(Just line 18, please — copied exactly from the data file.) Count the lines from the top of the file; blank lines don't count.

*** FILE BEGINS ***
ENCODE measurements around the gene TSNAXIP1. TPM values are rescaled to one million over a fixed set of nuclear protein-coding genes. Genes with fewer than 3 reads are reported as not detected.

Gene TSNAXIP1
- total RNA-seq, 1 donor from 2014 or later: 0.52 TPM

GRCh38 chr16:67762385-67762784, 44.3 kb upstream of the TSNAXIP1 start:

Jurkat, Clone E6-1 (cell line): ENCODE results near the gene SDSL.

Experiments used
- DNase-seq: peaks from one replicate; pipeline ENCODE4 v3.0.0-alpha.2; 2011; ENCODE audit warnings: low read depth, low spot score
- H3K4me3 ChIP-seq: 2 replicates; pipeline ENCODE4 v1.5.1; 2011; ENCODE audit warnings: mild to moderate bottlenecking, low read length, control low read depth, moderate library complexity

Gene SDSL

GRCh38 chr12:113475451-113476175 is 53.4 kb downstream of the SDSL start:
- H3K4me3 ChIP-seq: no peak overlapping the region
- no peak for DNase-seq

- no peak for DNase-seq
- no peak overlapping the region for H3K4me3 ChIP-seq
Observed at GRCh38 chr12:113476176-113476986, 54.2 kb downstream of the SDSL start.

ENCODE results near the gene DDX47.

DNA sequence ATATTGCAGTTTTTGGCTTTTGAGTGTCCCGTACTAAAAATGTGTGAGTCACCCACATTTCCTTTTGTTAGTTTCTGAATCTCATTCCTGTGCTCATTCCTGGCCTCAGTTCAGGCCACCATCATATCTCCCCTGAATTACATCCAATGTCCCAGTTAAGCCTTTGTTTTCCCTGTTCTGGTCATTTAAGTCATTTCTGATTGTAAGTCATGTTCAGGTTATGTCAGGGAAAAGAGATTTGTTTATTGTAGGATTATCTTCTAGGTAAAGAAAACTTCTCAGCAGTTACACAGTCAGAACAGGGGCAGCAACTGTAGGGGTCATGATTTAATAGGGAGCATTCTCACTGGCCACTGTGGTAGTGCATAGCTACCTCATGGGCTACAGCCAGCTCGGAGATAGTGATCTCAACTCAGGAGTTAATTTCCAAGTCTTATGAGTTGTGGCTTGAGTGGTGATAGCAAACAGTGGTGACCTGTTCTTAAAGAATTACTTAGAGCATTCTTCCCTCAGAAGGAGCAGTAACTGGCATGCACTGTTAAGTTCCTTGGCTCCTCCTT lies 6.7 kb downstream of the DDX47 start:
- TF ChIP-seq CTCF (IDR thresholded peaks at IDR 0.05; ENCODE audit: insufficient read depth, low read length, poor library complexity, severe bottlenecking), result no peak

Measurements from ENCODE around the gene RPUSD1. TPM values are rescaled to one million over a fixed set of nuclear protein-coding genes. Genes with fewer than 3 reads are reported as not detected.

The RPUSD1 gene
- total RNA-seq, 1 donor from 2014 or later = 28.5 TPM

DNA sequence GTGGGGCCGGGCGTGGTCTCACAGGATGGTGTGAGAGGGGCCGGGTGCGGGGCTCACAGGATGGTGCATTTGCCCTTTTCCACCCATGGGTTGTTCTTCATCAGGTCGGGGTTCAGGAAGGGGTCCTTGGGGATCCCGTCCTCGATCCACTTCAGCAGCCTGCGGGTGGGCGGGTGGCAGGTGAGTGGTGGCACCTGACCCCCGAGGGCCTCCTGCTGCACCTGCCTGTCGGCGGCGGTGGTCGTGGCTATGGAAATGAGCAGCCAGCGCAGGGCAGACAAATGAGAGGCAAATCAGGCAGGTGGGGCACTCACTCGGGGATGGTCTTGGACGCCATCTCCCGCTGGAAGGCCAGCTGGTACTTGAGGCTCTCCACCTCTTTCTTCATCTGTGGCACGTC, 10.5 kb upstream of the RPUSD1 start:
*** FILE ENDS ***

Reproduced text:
- TF ChIP-seq CTCF (IDR thresholded peaks at IDR 0.05; ENCODE audit: insufficient read depth, low read length, poor library complexity, severe bottlenecking), result no peak